By using the formula \(M_{1/2}(z) = \frac{1}{\sqrt{\pi}} \exp ( \frac{ - z^{2}}{4} )\) [34] we obtain the known expression of the fundamental solution
$$ G_{T}(y,t) = \frac{y\sqrt{P_{\alpha 1}}}{2t\sqrt{\pi t}} \exp \biggl( \frac{ - y^{2}P_{\alpha 1}}{4t} \biggr). $$
(26)
The temperature field is given by the convolution
$$ T(y,t) = \frac{y\sqrt{P_{\alpha 1}}}{2\sqrt{\pi}} \int_{0}^{t} \frac{t - \tau}{\tau \sqrt{\tau}} \exp \biggl( \frac{ - y^{2}P_{\alpha 1}}{4\tau} \biggr)\,d\tau, $$
(27)
which can be written in the elegant form (see [11], Appendix B)
$$ T(y,t) = \biggl( t + \frac{y^{2}P_{\alpha 1}}{2} \biggr)\operatorname{erfc} \biggl( \frac{y\sqrt{P_{\alpha 1}}}{2\sqrt{t}} \biggr) - \frac{y\sqrt{P_{\alpha 1}}}{2\sqrt{\pi}} \exp \biggl( \frac{ - y^{2}P_{\alpha 1}}{4\tau} \biggr), $$
(28)
where \(\operatorname{erfc}(\cdot)\) is the complementary error function.
The Nusselt number is obtained from Eq. (24) making \(\gamma = 1\):
$$ Nu = \frac{\sqrt{P_{\alpha 1}t}}{\Gamma (3/2)} = \frac{2\sqrt{P_{\alpha 1}t}}{\sqrt{\pi}}. $$
(29)

3.2 Velocity field

Using the expression of Laplace transform of the temperature, given by Eq. (18), we obtain a solution of the set of Eqs. (14), (16), and (17) in the form
$$\begin{aligned} \bar{u}(y,s) &= \bar{f}(s)\exp \bigl( - ys^{\alpha /2} \bigr) - \frac{G_{\alpha} [ \exp ( - ys^{\alpha /2} ) - \exp ( - y\sqrt{P_{\alpha \gamma}} s^{\gamma /2} ) ]}{s^{2}(s^{\alpha} - P_{\alpha \gamma} s^{\gamma} )} \\ &= \bar{f}(s)\exp \bigl( - ys^{\alpha /2} \bigr) + \frac{G_{\alpha} s^{ - \gamma - 1}}{s^{\alpha - \gamma} - P_{\alpha \gamma}} \frac{\exp ( - y\sqrt{P_{\alpha \gamma}} s^{\gamma /2} ) - \exp ( - ys^{\alpha /2} )}{s}. \end{aligned}$$
(30)
Applying the inverse Laplace transform, the \((y,t)\)-domain velocity is given by
$$\begin{aligned} u(y,t) ={}& f(t) * \bigl[t^{ - 1}\Phi \bigl(0, - \alpha /2; - yt^{ - \alpha /2}\bigr)\bigr] \\ &{}+ G_{\alpha} G_{\alpha - \gamma, - \gamma - 1,1}(P_{\alpha \gamma},t) * \bigl[ \Phi \bigl(1, - \gamma /2; - y\sqrt{P_{\alpha \gamma}} t^{ - \gamma /2}\bigr) \\ &{}- \Phi \bigl(1, - \alpha /2; - yt^{ - \alpha /2}\bigr) \bigr], \end{aligned}$$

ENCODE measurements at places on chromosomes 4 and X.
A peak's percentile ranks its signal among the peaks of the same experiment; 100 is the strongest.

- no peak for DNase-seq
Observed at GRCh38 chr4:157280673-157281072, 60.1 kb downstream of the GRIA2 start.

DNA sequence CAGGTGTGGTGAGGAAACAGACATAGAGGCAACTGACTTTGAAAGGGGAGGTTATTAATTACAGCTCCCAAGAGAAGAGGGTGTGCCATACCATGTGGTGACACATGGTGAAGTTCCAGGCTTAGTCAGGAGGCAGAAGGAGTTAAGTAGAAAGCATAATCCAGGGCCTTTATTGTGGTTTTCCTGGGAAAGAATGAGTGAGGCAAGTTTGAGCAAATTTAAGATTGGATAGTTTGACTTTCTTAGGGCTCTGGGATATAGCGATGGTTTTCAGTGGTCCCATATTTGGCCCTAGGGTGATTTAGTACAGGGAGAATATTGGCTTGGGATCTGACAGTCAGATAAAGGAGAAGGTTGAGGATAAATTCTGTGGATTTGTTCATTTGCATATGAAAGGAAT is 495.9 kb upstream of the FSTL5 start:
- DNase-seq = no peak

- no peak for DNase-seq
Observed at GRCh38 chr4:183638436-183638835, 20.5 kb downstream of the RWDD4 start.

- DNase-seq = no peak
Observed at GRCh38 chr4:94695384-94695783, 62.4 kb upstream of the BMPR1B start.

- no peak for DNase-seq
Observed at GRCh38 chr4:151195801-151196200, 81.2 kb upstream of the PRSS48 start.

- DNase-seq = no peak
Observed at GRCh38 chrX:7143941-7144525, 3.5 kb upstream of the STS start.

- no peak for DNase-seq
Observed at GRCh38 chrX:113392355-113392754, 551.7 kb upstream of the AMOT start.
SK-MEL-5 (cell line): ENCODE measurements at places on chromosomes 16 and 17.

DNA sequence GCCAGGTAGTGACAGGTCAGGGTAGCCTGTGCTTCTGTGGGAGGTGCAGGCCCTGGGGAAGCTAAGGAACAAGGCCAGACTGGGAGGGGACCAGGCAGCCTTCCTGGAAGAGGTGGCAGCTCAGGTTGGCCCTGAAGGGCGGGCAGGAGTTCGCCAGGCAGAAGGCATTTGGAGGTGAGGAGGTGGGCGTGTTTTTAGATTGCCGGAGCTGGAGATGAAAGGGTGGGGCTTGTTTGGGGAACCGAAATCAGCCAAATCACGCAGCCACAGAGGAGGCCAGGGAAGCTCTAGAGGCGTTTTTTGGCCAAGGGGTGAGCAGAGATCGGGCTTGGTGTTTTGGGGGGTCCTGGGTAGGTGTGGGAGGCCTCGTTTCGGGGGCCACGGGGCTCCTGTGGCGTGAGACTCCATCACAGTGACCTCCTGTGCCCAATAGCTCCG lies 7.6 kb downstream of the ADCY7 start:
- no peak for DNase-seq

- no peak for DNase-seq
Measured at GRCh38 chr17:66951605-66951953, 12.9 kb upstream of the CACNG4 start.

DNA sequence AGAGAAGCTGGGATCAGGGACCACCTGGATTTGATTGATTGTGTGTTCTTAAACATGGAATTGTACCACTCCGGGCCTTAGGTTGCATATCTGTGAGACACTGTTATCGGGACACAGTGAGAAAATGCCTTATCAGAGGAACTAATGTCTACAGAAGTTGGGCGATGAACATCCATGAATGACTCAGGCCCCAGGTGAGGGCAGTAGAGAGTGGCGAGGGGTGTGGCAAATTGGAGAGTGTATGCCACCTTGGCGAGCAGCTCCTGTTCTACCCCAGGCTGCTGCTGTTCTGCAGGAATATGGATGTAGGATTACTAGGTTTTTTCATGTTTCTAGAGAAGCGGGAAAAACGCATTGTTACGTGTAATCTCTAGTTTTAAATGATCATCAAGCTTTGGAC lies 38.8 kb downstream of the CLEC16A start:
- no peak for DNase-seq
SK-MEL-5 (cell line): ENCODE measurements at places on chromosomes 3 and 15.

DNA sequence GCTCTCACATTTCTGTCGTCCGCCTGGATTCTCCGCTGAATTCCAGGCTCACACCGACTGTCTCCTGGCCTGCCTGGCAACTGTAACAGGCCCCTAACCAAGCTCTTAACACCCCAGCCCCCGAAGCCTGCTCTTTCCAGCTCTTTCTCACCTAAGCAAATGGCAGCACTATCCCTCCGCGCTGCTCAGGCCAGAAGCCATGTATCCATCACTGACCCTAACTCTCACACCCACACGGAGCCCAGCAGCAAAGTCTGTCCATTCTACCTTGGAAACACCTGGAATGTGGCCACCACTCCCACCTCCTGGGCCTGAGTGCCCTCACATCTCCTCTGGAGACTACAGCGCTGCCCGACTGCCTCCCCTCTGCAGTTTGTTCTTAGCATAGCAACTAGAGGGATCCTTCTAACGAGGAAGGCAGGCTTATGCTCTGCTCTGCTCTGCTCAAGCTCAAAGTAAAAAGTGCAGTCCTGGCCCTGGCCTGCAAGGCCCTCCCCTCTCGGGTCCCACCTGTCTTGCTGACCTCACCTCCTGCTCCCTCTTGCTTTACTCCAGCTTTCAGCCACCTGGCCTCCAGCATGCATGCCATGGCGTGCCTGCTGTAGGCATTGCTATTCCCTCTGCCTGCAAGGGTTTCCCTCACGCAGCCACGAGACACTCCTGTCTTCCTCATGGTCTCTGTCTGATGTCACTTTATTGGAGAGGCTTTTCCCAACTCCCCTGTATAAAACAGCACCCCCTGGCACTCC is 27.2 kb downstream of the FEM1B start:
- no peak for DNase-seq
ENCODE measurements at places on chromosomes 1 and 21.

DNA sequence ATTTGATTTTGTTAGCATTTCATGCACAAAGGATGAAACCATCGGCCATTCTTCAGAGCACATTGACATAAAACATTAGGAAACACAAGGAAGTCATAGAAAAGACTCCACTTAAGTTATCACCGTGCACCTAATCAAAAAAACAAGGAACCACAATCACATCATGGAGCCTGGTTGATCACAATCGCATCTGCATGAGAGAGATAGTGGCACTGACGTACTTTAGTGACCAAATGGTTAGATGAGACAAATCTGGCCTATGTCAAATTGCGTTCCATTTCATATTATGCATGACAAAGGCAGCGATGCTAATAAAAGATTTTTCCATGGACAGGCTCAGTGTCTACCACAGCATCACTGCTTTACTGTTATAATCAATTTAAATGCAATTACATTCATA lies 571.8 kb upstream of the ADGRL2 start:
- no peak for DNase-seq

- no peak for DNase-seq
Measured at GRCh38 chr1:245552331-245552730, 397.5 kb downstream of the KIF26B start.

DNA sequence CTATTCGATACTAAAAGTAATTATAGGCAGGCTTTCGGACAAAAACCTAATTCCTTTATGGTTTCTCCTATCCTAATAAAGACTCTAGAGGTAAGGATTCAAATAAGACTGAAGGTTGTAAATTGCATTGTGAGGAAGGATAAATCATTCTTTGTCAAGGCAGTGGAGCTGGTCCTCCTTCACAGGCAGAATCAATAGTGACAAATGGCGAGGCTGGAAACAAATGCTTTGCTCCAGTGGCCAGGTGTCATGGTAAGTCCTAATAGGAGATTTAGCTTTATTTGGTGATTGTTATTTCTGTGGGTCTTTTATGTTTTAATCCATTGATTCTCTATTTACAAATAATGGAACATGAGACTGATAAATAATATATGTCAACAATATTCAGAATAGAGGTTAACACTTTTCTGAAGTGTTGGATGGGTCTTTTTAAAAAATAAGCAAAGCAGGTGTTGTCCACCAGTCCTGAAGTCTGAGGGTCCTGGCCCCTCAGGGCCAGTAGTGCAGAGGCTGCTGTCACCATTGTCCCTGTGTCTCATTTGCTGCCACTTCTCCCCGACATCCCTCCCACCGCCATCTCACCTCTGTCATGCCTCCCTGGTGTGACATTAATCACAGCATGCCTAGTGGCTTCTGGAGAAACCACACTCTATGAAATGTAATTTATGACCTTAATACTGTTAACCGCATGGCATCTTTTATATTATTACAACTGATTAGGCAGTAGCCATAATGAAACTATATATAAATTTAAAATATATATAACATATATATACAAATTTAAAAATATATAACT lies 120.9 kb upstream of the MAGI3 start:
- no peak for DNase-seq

(31)
where
$$\begin{aligned} &G_{a,b,c}(d,t) = L^{ - 1} \biggl\{ \frac{s^{b}}{(s^{a} - d)^{c}} \biggr\} = \sum_{j = 0}^{\infty} \frac{d^{j}\Gamma (c + j)}{\Gamma (c)\Gamma (j + 1)}\frac{t^{(c + j)a - b - 1}}{\Gamma [(c + j)a - b]}, \\ &\operatorname{Re} (ac - b) > 0, \operatorname{Re}(s) > 0, \bigl\vert s^{a} \bigr\vert > \vert d \vert , \end{aligned}$$
(32)
is the generalized G-function introduced by Lorenzo and Hartley [34], and the symbol ‘’ represents the convolution product.
In the particular case \(\alpha = \gamma = 1\), Eq. (31) becomes
$$\begin{aligned} u(y,t) ={}& \frac{2}{\sqrt{\pi}} \int_{y/(2\sqrt{t} )}^{\infty} f \biggl( t - \frac{y^{2}}{4x^{2}} \biggr) \exp \bigl( - x^{2}\bigr)\,dx \\ &{}+ \frac{G_{1}}{1 - P_{11}} \biggl[ \frac{12t^{2} - 5P_{11}^{2}y^{4}}{24}\operatorname{erfc} \biggl( \frac{y\sqrt{P_{11}}}{2\sqrt{t}} \biggr) + \frac{5y\sqrt{P_{11}t} (y^{2}P_{11} - 2t)}{12\sqrt{\pi}} \exp \biggl( \frac{ - y^{2}P_{11}}{4t} \biggr) \biggr] \\ &{}- \frac{G_{1}}{1 - P_{11}} \biggl[ \frac{12t^{2} - 5y^{4}}{24}\operatorname{erfc} \biggl( \frac{y}{2\sqrt{t}} \biggr) + \frac{5y\sqrt{t} (y^{2} - 2t)}{12\sqrt{\pi}} \exp \biggl( \frac{ - y^{2}}{4t} \biggr) \biggr], \\ &{} P_{11} \ne 1. \end{aligned}$$
(33)

3.2.1 Skin friction on the wall

Expression of the skin friction on the vertical plate in the x-direction is given by
$$\begin{aligned} C_{fx} ={}& \frac{\partial u(y,t)}{\partial y} \bigg| _{{y = 0}} = L^{ - 1} \biggl\{ \lim_{y \to 0^{ +}} \frac{\partial \bar{u}(y,s)}{\partial y} \biggr\} = L^{ - 1} \biggl\{ \frac{ - \omega s^{\alpha /2}}{s^{2} + \omega^{2}} \biggr\} \\ &{} + G_{\alpha} L^{ - 1} \biggl\{ \frac{s^{ - 2 - \gamma + \alpha /2}}{s^{\alpha - \gamma} - P_{\alpha \gamma}} - \sqrt{P_{\alpha \gamma}} \frac{s^{ - 2 - \gamma /2}}{s^{\alpha - \gamma} - P_{\alpha \gamma}} \biggr\} \\ ={}& {-} \omega G_{2,\alpha /2,1}\bigl( - \omega^{2},t\bigr) + G_{\alpha} \bigl[ G_{\alpha - \gamma,\alpha /2 - \gamma - 2,1}(P_{\alpha \gamma},t) - G_{\alpha - \gamma, - \gamma /2.1}(P_{\alpha \gamma},t) \bigr]. \end{aligned}$$
(34)
Inthecase\(\alpha = \gamma\) and \(P_{\alpha \gamma} \ne 1\),
$$\begin{aligned} C_{fx} &= L^{ - 1} \biggl\{ \frac{ - \omega s^{\alpha /2}}{s^{2} + \omega^{2}} + \frac{G_{\alpha}}{(1 + \sqrt{P_{\alpha \alpha}} )s^{2 + \alpha /2}} \biggr\} \\ &= - \omega G_{2,\alpha /2,1}\bigl( - \omega^{2},t\bigr) + \frac{G_{\alpha}}{ 1 + \sqrt{P_{\alpha \alpha}}} \frac{t^{1 + \alpha /2}}{\Gamma (2 + \alpha /2)}. \end{aligned}$$
(35)

4 Numerical results

To obtain some information on the fluids behavior, the authors analyzed some numerical examples using the coefficient values \(t_{0} = 10\), \(U_{0} = 0.1\), \(\beta_{\alpha} = 21 \times 10^{ - 5}\), \(k_{\gamma} = 0.613\), and \(\nu_{\alpha} = 1.792 \times 10^{ - 6}\). The numerical simulations were done using the subroutines of the software package Mathcad. For the temperature field, we have used the expressions given by the Eqs. (20) and (28), and for the velocity, expressions given by Eqs. (31) and (33). To check the accuracy of the obtained results, we have used the Stehfest algorithm [27] for calculating the inverse Laplace transform, namely: